BOOK OF THE MONTH  for February 2010

Reviewed by Philip Jarrett

Australian-built Aircraft and the Industry, Vol.1, Books 1 & 2, 1880 to 1939.

“If we had a “Book of the Year”, this would probably qualify. Here we have a truly monumental work; …. The author has undertaken the enormous task of recording the complete histories of every aeroplane designed and built in Australia from the earliest times to the 1980’s, and this massive two-book volume in its smart blue slip case, taking the subject up to 1939, is just the first of four planned volumes. ….

All aeroplanes are included, those designed and produced in Australian companies, those built under licence, foreign machines in Australian ownership, successful and unsuccessful  one-offs created by private individuals and homebuilts of foreign design. It is almost guaranteed that everyone will find some aircraft of which they had no previous knowledge, and that they will also learn a great deal  more about  a great many aeroplanes. Book 1 opens with the designs of Lawrence Hargrave and goes on to cover early experimenters, First World War activity and then begins to embrace the inter-war products. Book 2 continues this theme, taking the subject up to 1939. The text is complemented by more than 1,900 photographs and drawings, and a comprehensive index. Each chapter has pages of endnotes …..

In general the history appears to be meticulously researched. I was overwhelmed by picture and histories of types that were only vaguely familiar or completely new to me, and the work is a veritable mine of information……….

This might seem extravagantly priced but it is a truly exceptional magnum opus, and we shall not see its like again. Buy now or be sorry!


The four volumes in the series cover every known powered aircraft designed or built, from Lawrence Hargrave’s experiments in the 1880s through to Keith’s self imposed cutoff point in the mid-1980s. (see later)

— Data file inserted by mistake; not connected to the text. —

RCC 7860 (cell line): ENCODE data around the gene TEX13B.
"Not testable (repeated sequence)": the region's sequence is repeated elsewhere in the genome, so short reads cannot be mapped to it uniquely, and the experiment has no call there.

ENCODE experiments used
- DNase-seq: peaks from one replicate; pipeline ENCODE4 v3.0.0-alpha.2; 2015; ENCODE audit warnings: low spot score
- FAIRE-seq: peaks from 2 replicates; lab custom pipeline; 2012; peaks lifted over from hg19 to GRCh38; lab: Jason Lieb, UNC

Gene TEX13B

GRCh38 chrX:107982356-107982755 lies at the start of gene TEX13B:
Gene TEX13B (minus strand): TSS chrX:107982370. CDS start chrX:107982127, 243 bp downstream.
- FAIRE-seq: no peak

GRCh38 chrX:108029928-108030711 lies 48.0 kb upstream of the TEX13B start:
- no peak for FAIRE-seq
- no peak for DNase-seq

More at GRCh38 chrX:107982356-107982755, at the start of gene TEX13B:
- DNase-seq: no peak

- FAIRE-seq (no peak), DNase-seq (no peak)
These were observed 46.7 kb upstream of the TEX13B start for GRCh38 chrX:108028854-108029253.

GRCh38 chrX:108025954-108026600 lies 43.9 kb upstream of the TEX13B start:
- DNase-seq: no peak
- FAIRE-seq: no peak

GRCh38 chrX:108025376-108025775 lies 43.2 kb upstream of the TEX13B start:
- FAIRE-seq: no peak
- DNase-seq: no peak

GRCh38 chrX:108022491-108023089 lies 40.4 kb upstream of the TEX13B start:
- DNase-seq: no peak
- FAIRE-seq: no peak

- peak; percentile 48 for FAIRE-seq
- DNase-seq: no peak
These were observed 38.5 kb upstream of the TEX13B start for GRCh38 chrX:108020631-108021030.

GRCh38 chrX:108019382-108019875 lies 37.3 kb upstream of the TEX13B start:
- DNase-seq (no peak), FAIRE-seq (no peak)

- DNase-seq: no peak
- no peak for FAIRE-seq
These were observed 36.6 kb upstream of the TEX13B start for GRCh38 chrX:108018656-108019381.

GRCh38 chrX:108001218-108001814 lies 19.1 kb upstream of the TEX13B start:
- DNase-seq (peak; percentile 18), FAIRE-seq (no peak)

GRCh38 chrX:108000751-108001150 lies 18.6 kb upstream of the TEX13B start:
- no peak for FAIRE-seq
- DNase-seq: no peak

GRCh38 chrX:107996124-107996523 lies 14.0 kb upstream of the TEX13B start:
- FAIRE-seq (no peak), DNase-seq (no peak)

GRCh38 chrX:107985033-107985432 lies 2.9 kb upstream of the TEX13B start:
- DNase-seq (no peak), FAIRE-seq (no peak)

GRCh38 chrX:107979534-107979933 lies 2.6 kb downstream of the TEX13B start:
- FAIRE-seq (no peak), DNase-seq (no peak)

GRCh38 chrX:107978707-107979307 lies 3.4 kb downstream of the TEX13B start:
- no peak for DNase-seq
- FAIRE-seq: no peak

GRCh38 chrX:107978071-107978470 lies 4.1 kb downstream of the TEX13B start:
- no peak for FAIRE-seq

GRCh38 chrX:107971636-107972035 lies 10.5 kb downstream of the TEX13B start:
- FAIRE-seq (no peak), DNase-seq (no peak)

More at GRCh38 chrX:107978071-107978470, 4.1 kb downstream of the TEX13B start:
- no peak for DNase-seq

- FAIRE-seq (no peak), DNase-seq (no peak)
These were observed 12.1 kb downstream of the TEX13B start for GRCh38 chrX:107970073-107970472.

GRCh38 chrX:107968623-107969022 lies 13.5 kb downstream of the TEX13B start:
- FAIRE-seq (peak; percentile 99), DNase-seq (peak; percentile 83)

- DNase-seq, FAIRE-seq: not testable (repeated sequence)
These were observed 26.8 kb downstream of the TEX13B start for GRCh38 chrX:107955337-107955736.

The books lists over 540 aircraft types as well as detailed histories of the companies involved in their construction. Coverage is multi-faceted being technical, operational, historical, industrial, sociological, biographical, and political. Each volume contains numerous photographs and technical drawings, many of which have never before been seen outside the original source. The drawings include many originals from the early Australian aircraft projects.
Exhaustive research was undertaken to unearth the details of negotiations between Australian companies and those in Britain and the USA, most of which are assumed to have been irretrievably lost in the countries of origin, with no mention of them elsewhere. These include production proposals for the Vultee Vengeance, Grumman Panther, Bristol Buckingham, North American F-100, Avro 10, Concordia and the Republic F-105.
All volumes are superbly indexed and cross-referenced with the main text reinforced by extensive and detailed endnotes.
Why the self imposed cutoff point in the mid-1980s?
The mammoth research task was unprecedented in magnitude. Traveling the length and breadth of Australia for some 40+ years had turned up a staggering amount of unique material but inevitably, as with all research, a cut-off point had to be decided upon.
Peripheral material still had to be collected such as illustrative drawings, blue prints and dyeline prints. Old drawings needed rejuvenation, plans had to be rescaled; as well, fresh illustrative drawings needed to be created, and finally the wealth of photographs had be scanned and captioned.
It was finally decided that it was better to develop the immense amount of material already gathered up to the mid-1980’s rather than spend more years on research, and to run the risk of running out of time. The author was not getting any younger.
Again it must be emphasised that, in scale and detail, there is nothing in Australia, or for that matter the world, like this work.

Norm Clifford, August 2000